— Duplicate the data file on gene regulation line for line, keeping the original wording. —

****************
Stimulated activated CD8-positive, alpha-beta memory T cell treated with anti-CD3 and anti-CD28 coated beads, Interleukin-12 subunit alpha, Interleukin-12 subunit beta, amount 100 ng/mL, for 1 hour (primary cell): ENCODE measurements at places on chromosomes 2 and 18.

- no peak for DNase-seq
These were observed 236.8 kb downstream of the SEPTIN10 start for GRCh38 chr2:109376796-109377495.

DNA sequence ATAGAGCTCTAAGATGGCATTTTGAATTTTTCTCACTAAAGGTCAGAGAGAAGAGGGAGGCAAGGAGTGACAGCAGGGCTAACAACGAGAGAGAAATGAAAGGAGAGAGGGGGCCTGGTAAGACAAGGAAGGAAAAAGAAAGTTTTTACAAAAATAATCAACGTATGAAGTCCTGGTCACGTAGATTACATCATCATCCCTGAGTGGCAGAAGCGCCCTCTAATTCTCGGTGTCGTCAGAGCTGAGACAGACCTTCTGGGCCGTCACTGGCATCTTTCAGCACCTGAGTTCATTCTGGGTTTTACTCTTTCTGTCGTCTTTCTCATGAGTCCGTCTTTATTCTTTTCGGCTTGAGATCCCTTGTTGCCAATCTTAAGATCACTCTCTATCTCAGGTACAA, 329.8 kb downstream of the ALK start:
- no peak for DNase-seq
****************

Stimulated activated CD8-positive, alpha-beta memory T cell treated with anti-CD3 and anti-CD28 coated beads, Interleukin-12 subunit alpha, Interleukin-12 subunit beta, amount 100 ng/mL, for 1 hour (primary cell): ENCODE measurements at places on chromosomes 2 and 18.

- no peak for DNase-seq
These were observed 236.8 kb downstream of the SEPTIN10 start for GRCh38 chr2:109376796-109377495.

DNA sequence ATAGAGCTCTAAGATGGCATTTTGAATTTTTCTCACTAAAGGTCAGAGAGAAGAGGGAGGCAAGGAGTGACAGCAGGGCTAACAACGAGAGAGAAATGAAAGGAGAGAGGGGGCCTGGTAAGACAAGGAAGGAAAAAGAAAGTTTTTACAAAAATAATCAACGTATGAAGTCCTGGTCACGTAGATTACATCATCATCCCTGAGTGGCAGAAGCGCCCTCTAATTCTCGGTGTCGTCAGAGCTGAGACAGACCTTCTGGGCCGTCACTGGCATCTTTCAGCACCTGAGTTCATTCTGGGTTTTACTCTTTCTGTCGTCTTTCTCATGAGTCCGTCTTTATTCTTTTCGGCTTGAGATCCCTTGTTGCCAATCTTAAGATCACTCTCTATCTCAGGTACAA, 329.8 kb downstream of the ALK start:
- no peak for DNase-seq